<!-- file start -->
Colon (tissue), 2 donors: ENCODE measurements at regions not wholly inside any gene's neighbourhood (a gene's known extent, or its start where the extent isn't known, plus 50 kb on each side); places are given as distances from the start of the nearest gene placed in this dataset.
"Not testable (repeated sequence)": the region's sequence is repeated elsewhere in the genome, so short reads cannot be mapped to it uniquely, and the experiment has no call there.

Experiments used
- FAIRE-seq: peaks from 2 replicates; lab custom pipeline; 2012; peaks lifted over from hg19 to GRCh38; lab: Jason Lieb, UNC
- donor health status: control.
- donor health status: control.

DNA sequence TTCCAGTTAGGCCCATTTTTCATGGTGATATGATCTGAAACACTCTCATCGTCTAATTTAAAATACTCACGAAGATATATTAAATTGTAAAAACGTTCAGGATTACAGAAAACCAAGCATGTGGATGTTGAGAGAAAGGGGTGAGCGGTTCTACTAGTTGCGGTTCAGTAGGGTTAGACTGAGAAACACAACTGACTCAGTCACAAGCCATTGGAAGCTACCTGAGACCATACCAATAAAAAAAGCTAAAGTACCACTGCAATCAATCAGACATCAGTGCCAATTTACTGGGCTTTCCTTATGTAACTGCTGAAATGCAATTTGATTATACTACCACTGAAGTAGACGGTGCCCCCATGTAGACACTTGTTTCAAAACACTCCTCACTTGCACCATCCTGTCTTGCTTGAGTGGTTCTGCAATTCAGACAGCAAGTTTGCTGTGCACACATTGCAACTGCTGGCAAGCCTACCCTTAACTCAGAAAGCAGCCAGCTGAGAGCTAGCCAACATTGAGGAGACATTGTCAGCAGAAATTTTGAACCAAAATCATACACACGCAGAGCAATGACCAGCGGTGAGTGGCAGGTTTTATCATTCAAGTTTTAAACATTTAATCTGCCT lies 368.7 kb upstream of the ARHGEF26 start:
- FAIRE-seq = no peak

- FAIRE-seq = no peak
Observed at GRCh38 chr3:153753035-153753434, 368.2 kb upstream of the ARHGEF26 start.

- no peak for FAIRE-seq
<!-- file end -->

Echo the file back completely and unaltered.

Colon (tissue), 2 donors: ENCODE measurements at regions not wholly inside any gene's neighbourhood (a gene's known extent, or its start where the extent isn't known, plus 50 kb on each side); places are given as distances from the start of the nearest gene placed in this dataset.
"Not testable (repeated sequence)": the region's sequence is repeated elsewhere in the genome, so short reads cannot be mapped to it uniquely, and the experiment has no call there.

Experiments used
- FAIRE-seq: peaks from 2 replicates; lab custom pipeline; 2012; peaks lifted over from hg19 to GRCh38; lab: Jason Lieb, UNC
- donor health status: control.
- donor health status: control.

DNA sequence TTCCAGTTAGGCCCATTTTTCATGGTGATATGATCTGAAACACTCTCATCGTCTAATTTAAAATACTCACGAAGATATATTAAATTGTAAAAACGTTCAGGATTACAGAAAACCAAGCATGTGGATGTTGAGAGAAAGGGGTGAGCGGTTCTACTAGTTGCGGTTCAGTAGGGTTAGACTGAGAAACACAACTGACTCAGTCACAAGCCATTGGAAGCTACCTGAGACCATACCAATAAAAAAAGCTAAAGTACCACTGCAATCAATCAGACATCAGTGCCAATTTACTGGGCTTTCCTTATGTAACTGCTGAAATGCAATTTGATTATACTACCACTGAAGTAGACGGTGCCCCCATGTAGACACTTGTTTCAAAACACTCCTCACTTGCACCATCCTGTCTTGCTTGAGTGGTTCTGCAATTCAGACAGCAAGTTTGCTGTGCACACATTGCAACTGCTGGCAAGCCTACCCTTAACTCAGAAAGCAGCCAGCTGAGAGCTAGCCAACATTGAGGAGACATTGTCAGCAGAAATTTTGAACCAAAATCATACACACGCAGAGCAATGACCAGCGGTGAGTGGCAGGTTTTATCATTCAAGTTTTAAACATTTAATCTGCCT lies 368.7 kb upstream of the ARHGEF26 start:
- FAIRE-seq = no peak

- FAIRE-seq = no peak
Observed at GRCh38 chr3:153753035-153753434, 368.2 kb upstream of the ARHGEF26 start.

- no peak for FAIRE-seq